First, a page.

Sunday, July 2, 2023

Wetlands in Virginia

On May 25, 2023, the United States Supreme Court issued its decision in Sackett v. Environmental Protection Agency (Sackett). With this case the Court determined that the jurisdiction of the Clean Water Act "extends only to those wetlands with a continuous surface connection to bodies that are waters of the United States in their own right, such that they are indistinguishable from those waters."

Mike and Chantell Sackett had challenged whether the EPA's interpretation of Waters of the United States under the Clean Water Act covers wetlands with an “ecologically significant nexus” to traditional navigable waters. The EPA had classified the wetlands on the Sacketts' lot as "waters of the United States" because they were near a ditch that fed into a creek, which fed into Priest Lake, a navigable, intrastate lake. The EPA argued that the wetlands on the Sackett property were "adjacent" to an "unnamed tributary" on the other side of a 30-foot road. To establish a significant nexus, the EPA combined the Sacketts' lot together with the Kalispell Bay Fen, a large nearby wetland complex that the Agency regarded as "similarly situated."

Their argument did not sway a single justice. The Supreme Court found that the EPA had overstepped its authority in asserting jurisdiction over the Sacketts' property. The opinion identified what wetlands are protected by the Clean Water Act, excluding smaller waterbodies, such as intermittent streams and tributaries of traditionally navigable waters, from Clean Water Act authority.

The proper way to protect the wetlands, groundwater and seasonal streams that we now understand are so essential to a balanced ecology and healthy rivers and streams may be regulations for the application of fill material, land use, non-point source pollution and other local issues. These are not issues addressed under the Clean Water Act which addresses point source pollution. These issues need to be addressed on the state and local level.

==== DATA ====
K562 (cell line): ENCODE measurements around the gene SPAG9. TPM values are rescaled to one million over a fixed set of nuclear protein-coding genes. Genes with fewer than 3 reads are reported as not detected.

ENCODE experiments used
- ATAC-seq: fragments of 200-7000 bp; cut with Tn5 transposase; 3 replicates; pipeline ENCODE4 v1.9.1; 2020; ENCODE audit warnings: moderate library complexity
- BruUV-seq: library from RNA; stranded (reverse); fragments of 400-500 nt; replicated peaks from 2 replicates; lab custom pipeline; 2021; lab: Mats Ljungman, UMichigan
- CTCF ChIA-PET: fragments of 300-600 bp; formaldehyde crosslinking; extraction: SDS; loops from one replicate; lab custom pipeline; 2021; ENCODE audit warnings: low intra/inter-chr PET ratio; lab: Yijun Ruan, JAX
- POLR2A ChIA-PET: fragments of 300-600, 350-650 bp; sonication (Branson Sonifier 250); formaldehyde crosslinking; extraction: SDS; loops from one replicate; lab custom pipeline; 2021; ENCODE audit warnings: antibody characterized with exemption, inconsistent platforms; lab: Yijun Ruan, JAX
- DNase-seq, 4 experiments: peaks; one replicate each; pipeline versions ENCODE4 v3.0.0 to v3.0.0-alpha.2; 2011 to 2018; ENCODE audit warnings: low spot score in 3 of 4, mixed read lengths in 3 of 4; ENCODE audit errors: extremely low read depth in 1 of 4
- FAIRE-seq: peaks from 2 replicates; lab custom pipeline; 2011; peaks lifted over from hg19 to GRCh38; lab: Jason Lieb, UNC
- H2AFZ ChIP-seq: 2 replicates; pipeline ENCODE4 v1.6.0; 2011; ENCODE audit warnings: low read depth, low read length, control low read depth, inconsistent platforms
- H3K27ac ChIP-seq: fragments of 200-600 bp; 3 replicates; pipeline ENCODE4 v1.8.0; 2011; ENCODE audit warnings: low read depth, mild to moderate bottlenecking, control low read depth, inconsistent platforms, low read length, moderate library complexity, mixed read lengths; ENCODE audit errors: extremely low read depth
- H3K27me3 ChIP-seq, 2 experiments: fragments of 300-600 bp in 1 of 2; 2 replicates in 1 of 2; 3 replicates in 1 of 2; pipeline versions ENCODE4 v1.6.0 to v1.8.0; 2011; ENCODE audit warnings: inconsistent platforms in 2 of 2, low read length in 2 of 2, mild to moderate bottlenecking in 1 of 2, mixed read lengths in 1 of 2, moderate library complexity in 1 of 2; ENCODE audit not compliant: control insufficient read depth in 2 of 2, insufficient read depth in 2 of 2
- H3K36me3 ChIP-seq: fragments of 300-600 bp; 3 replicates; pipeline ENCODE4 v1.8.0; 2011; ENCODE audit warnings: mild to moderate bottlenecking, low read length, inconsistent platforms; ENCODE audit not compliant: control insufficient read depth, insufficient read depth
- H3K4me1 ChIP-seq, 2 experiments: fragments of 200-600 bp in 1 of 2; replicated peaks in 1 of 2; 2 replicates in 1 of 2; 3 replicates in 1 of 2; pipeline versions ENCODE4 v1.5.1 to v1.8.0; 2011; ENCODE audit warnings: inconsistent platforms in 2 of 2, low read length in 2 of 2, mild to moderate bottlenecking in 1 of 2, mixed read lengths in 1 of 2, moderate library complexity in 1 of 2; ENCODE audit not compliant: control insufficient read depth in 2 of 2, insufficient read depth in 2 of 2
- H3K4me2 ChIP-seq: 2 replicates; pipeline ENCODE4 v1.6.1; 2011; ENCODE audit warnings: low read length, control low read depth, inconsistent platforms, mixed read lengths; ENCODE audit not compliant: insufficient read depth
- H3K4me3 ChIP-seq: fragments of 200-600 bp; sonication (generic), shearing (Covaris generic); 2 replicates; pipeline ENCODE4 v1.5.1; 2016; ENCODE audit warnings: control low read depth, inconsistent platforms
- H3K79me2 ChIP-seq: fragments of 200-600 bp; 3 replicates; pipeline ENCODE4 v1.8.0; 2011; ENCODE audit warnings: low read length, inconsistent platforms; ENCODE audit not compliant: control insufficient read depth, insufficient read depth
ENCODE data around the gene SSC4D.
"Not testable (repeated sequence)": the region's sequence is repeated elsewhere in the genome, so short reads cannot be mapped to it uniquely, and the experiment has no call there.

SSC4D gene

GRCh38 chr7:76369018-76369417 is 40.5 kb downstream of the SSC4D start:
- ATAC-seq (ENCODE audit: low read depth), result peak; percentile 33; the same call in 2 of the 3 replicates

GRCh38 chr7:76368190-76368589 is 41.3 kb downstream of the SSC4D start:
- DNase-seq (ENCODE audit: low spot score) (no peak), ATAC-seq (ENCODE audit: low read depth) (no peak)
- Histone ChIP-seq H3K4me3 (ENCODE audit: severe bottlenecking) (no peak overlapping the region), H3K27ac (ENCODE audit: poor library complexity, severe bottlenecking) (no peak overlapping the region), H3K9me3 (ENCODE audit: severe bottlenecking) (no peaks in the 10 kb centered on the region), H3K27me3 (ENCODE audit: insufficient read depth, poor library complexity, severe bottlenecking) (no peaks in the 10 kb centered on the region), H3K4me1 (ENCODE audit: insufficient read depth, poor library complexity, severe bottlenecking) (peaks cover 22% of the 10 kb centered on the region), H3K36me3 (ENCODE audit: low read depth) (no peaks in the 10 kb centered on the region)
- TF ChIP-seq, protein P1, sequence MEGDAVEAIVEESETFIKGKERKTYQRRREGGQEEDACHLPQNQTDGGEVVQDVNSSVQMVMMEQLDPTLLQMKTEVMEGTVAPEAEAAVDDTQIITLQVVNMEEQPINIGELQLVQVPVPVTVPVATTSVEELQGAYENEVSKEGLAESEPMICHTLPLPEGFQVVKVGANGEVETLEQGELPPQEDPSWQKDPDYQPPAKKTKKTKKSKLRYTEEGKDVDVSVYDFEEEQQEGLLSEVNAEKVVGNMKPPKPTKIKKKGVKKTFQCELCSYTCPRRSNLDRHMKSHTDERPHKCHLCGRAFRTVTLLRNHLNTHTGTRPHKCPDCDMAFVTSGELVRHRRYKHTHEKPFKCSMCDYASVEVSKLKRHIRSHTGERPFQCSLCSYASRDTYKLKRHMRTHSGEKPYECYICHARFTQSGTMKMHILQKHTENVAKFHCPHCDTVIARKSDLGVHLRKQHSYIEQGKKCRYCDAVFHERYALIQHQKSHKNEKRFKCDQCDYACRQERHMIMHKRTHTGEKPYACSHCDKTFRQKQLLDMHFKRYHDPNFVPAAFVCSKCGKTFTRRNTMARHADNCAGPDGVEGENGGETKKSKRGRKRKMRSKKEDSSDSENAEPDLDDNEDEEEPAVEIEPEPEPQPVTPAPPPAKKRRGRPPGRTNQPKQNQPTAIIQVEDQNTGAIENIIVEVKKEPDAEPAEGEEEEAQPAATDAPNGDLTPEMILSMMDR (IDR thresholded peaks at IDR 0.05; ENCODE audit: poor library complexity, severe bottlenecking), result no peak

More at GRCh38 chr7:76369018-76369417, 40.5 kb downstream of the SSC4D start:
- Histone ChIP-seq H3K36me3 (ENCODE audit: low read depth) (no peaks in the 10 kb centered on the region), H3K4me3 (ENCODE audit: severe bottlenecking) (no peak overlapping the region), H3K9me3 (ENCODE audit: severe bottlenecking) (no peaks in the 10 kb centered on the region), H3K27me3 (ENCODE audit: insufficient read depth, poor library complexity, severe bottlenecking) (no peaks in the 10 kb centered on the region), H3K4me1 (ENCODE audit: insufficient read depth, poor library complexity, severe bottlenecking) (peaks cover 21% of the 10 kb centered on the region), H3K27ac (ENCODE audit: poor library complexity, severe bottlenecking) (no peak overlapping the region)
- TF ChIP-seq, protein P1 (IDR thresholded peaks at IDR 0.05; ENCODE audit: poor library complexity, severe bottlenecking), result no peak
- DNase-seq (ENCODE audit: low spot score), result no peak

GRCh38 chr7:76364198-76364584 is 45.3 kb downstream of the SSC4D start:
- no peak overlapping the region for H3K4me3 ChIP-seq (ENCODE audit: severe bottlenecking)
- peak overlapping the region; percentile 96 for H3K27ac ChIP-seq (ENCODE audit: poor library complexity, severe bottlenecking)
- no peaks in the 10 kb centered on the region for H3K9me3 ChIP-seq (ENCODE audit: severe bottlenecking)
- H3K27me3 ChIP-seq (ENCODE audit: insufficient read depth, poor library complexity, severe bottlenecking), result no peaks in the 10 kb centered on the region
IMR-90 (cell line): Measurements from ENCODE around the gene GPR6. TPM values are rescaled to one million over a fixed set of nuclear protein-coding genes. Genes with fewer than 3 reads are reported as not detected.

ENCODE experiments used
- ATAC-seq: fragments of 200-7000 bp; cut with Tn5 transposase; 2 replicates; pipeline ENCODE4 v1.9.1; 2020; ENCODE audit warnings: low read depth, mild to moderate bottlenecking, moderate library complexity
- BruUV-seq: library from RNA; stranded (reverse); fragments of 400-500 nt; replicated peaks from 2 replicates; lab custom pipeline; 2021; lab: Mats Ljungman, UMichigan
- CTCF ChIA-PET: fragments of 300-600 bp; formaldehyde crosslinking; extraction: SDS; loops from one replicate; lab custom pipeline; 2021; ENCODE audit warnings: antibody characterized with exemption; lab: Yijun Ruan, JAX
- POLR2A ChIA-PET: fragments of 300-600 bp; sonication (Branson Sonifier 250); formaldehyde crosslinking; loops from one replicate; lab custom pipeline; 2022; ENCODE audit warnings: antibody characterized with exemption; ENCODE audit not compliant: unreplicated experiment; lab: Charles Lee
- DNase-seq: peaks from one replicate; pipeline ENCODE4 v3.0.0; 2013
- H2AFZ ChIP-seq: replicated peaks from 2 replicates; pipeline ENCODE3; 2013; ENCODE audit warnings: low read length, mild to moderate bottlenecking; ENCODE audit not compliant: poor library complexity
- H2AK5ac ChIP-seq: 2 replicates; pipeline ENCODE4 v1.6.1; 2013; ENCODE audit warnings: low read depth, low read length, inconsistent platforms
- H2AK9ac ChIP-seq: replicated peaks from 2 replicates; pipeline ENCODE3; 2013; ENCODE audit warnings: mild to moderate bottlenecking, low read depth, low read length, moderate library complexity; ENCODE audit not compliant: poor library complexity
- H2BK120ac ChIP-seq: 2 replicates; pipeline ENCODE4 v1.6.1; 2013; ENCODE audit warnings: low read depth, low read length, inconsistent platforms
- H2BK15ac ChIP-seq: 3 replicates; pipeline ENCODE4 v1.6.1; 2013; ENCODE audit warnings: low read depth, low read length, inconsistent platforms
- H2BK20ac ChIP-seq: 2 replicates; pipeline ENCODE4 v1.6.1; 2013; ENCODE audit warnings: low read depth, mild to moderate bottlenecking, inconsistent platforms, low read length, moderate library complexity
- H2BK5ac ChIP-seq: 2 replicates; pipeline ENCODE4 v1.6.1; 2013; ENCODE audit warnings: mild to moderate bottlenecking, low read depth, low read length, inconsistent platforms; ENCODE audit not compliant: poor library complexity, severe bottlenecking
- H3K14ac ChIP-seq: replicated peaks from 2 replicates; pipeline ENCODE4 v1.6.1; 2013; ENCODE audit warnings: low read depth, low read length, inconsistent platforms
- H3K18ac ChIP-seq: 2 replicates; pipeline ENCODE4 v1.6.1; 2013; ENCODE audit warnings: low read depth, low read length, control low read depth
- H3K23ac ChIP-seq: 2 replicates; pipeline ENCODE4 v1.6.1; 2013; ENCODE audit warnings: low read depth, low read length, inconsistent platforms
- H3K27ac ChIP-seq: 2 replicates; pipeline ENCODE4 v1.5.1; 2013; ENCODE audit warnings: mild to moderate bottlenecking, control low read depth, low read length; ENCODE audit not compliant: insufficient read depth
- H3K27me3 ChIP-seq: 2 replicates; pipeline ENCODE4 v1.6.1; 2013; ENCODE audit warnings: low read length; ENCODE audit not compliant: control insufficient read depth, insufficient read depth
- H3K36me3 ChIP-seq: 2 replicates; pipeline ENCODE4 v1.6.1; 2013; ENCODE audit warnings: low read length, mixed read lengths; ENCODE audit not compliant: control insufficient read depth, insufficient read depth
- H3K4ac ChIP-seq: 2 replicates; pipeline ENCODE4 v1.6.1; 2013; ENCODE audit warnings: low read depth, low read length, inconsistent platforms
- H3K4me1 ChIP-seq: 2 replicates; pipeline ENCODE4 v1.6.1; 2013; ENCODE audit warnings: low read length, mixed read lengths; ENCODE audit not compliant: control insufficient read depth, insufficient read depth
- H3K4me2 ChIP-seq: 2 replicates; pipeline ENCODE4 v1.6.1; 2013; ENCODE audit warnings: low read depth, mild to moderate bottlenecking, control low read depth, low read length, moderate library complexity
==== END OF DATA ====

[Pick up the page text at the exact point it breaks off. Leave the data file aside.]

Virginia has a very broad and comprehensive statutory definition of state waters. Since at least 1968, state waters have been defined to include “all water, on the surface and under the ground, wholly or partially within or bordering the [Commonwealth] or within its jurisdiction.” This definition was expanded in 2000 to include “all water, on the surface and under the ground, wholly or partially within or bordering the Commonwealth or within its jurisdiction, including wetlands.” Virginia law prohibits excavating, filling, draining, or other activities that cause significant alteration or degradation of existing wetland acreage or functions without a permit.

Since 2001, Virginia has regulated activities in wetlands and streams through the Virginia Water Protection Permit (VWPP) program. These permits require avoidance and minimization of wetland impacts to the maximum extent practicable and compensation for any unavoidable loss of wetland functions. Neither the State law nor the VWPP regulation was affected by the Sackett decision.

Virginia regulations (9VAC25-210-80(B)(1)(h)(5)) require a delineation map depicting all surface waters, including wetlands, identified on the project site using accepted Corps methodologies (9VAC25-210-45) for an application to be complete. This could have been a problem on moving projects forward while the EPA and Army Corps of Engineers revise their regulations; but the projects can move forward under an alternate pathway.

The Virginia State Water Control Law (62.1-44.15:21(C)) allows DEQ to make its own State Surface Water Determinations (SSWDs) using accepted Corps field methods, or DEQ may accept a Corps confirmation. In many cases, the Corps' boundary confirmation will suffice for DEQ's permitting activities. DEQ has just issued guidance on the new process and confirmed their intention to meet all the permit requests in as timely a fashion as possible.  

In addition, the Sackett decision does not affect the definition of Resource Protection Areas (RPAs) and Resource Management Areas (RMAs) as defined in the Chesapeake Bay Preservation Act and associated regulations. The Chesapeake Bay Preservation Act’s implementing regulations provide that some wetlands are components of the RPA and some are components of the RMA. The geographic extents of these wetland components are independent of federal jurisdictional determinations and will remain under state jurisdiction unchanged.

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